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A Call to Action: Cybersecurity Due Diligence in Today’s Business Climate

Head of the Atlanta Office and General Counsel of the Americas, Steven D. Grimberg, and Head of Digital Investigations and Cyber Defense, Mark Ray, discuss best practices for cybersecurity due diligence in Emory University’s Corporate Governance and Accountability Review.続きを読む

China’s new anti-graft agency brings key compliance risk

Nardello & Co. Associate Managing Director, Amie Chang, is quoted in this Compliance Week article on China’s newly created National Supervisory Commission (NSC):

The establishment of a powerful new anti-corruption enforcement body in China makes it imperative that foreign multinational companies carefully review existing interactions with public officials in the country and enhance their due diligence and third-party risk management efforts.

On March 20, China’s legislature—the National People’s Congress (NPC)—passed the Supervision Law, granting broad and powerful investigative and enforcement powers to the newly created National Supervisory Commission (NSC), the highest ever anti-corruption agency in China. The NSC is the merging of the Ministry of Supervision under the State Council (China’s Cabinet) and the anti-corruption investigation department of the Supreme People’s Procuratorate (the agency at the national level responsible for both prosecution and investigation in the People’s Republic of China). The new NSC will also carry out the responsibilities of the Communist Party of China’s Central Commission for Discipline Inspection (CCDI).

“The creation of a national supervisory system reflects historic calls to institutionalize the country’s anti-corruption drive,” says Amie Chang, an associate managing director at consulting firm Nardello & Co. based in Hong Kong. “The new setup essentially streamlines a two-track anti-corruption regime into a single-track system and bestows new powers upon the anti-corruption authorities.”

The creation of the NSC signals that political momentum for anti-corruption enforcement in China will not ease. “This is more than just a rebranding of the CCDI,” says Andy Gilholm, principal and director of the analysis practice for Greater China and North Asia at consultancy firm Control Risks. “It’s turning more proactive enforcement into a permanent feature of the environment, rather than a temporary crackdown, and creating a better-resourced and significantly more powerful agency.”

Investigations Firm Nardello Hires Chief Legal Officer

Mark Califano has been named chief legal officer and regional managing director of the Americas for Nardello & Co., effective this week.

The global investigations firm, which is based in New York, welcomed Califano in an announcement Thursday. Califano comes to Nardello from The American Express Co. where he served as senior vice president and managing counsel and since 2011 was in charge of the company’s global litigation and government investigations.

“I’m thrilled to be a part of the kind of work I’ve always enjoyed doing,” Califano said in a phone call soon after his hire was announced. “This is a company with an incredibly solid reputation. They see opportunity for growth over the next few years, and I’m here to make sure we do that.”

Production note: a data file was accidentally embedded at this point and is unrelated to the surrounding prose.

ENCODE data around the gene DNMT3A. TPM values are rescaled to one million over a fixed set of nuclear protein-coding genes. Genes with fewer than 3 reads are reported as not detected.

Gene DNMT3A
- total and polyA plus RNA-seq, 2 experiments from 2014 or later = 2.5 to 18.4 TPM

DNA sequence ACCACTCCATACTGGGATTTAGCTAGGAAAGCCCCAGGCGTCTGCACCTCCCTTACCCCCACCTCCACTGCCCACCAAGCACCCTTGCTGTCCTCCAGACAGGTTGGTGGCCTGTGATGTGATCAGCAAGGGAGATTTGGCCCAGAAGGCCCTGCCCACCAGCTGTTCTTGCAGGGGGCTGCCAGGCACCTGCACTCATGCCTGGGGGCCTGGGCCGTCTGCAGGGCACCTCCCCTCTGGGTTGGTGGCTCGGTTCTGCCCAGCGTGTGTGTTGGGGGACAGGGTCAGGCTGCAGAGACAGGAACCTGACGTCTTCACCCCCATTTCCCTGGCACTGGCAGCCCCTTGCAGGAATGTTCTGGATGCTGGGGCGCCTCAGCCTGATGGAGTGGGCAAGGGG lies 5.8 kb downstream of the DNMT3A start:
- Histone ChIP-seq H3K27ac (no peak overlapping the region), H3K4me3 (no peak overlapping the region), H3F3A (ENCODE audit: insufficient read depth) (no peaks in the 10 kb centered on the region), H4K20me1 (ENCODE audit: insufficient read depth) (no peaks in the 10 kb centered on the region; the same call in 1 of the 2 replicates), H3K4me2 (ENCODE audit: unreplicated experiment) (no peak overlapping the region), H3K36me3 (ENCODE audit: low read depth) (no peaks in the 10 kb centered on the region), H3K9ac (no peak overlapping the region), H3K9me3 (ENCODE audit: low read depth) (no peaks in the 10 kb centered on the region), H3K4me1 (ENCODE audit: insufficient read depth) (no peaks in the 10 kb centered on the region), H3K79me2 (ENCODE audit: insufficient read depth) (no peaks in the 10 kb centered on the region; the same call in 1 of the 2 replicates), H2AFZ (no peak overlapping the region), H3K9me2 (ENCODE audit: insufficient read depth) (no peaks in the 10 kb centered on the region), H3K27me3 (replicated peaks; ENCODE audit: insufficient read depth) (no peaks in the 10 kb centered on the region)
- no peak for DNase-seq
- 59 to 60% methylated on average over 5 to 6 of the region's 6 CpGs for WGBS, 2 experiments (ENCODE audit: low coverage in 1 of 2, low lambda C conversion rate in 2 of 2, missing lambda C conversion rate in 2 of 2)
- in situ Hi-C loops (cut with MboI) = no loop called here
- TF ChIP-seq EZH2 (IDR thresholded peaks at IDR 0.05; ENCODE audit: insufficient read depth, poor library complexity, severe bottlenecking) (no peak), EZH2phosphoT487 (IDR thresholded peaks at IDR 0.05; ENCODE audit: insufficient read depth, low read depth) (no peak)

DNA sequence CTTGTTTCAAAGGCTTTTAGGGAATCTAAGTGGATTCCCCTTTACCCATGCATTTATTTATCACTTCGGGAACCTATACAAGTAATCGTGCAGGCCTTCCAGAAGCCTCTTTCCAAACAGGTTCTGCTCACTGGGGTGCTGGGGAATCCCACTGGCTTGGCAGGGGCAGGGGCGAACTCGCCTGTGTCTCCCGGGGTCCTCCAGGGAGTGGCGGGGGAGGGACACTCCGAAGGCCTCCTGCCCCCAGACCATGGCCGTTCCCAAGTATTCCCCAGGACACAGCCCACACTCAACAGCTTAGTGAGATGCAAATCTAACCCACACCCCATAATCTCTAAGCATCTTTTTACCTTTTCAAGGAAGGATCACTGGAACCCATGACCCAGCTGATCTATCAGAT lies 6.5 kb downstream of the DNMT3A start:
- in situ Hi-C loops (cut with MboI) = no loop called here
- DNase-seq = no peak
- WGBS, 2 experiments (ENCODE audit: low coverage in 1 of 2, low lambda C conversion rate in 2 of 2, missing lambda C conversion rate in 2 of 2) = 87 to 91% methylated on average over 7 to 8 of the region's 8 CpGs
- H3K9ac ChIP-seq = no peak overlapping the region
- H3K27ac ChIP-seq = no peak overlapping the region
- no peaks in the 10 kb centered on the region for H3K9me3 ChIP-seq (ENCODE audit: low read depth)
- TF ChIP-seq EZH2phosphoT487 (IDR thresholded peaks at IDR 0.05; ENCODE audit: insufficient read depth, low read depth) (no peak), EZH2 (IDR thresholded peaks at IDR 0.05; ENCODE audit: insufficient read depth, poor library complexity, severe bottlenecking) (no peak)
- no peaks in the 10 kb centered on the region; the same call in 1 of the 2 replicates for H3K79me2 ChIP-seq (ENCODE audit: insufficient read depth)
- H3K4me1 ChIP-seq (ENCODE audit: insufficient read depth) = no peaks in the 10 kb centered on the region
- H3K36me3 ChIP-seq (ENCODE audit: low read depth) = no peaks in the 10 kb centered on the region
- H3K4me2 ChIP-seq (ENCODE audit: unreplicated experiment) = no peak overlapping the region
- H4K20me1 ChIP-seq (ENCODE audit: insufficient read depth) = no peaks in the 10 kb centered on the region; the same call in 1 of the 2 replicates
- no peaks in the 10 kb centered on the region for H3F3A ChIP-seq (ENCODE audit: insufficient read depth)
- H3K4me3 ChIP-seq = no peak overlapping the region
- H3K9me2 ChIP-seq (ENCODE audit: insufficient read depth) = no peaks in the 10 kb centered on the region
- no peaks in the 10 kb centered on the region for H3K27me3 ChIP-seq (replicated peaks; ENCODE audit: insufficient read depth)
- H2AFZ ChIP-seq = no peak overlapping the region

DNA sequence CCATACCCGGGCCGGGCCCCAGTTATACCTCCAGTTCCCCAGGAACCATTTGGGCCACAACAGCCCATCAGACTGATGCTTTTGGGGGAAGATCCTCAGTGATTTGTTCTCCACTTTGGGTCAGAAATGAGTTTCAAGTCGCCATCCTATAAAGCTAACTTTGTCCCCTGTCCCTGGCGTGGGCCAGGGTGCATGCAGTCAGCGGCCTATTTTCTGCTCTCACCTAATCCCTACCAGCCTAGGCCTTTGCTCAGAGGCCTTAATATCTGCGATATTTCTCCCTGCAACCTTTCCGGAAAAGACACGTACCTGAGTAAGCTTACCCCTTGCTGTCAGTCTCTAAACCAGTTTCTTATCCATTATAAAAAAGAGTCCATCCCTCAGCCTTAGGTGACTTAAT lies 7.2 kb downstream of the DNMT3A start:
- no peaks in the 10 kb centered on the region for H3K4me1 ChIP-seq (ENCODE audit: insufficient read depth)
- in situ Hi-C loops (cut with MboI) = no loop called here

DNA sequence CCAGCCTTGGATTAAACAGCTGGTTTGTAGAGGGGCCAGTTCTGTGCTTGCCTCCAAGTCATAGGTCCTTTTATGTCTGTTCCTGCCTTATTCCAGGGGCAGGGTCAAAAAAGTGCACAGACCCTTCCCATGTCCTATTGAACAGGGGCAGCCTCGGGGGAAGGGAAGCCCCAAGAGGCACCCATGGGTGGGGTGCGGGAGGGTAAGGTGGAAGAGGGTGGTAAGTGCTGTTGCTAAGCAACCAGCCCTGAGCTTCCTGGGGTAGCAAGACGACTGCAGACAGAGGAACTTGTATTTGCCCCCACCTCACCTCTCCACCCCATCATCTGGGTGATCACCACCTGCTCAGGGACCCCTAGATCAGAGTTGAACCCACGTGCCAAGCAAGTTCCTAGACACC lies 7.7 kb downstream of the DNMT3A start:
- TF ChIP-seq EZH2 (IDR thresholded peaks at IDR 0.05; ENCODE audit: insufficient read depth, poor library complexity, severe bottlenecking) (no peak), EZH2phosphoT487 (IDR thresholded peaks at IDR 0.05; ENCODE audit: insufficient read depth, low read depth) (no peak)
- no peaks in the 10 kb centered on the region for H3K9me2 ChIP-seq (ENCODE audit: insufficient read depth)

Recently, at American Express, Califano was tasked with leading the charge in a major antitrust case brought by 11 states against the credit card company over its alleged “anti-steering” provisions, which the states claim prevent merchants from promoting the use of other credit cards with lower fees. Oral arguments in the case Ohio v. American Express were heard by the U.S. Supreme Court in February.

Califano said his transition to Nardello following the conclusion of arguments in the case was by design. “This had been in the works and I wanted to make sure we could have the argument submitted for decision,” he said. “My work was sort of done.”

Califano declined to comment on what he anticipates the high court’s decision, expected in June, will be.

He also worked with the company on global investigations on issues involving potential money laundering or other fraudulent or criminal activity.

At Nardello, Califano replaces Lucy Fato, who joined American International Group Inc. as its general counsel last year.

“Mark’s diverse background and experience make him superbly qualified for this position, and we are fortunate to have someone of his caliber join the firm’s leadership team,” CEO Dan Nardello said in Thursday’s announcement. “Mark’s wealth of experience with complex global investigations, compliance, corporate governance and cybersecurity will add immediate value to the firm. The depth and breadth of his skill sets and accomplishments, coupled with his proven legal acumen and judgment, will help our clients navigate their most complex challenges.”

Prior to joining American Express, Califano served as senior VP and head of litigation and legal policy at General Electric Capital Corp.

Before going in-house, he led the independent investigation into the United Nations Oil-for-Food Program from 2004 to 2006. There, he reported to Paul Volcker, former chairman of the Federal Reserve. The team identified systemic corruption in the UN program that allowed Iraq to sell oil internationally in exchange for food, medicine and other humanitarian supplies.

The investigation, Califano said, was what kicked off “the explosion” of many associated Foreign Corrupt Practices Act prosecutions near the end of 2005.続きを読む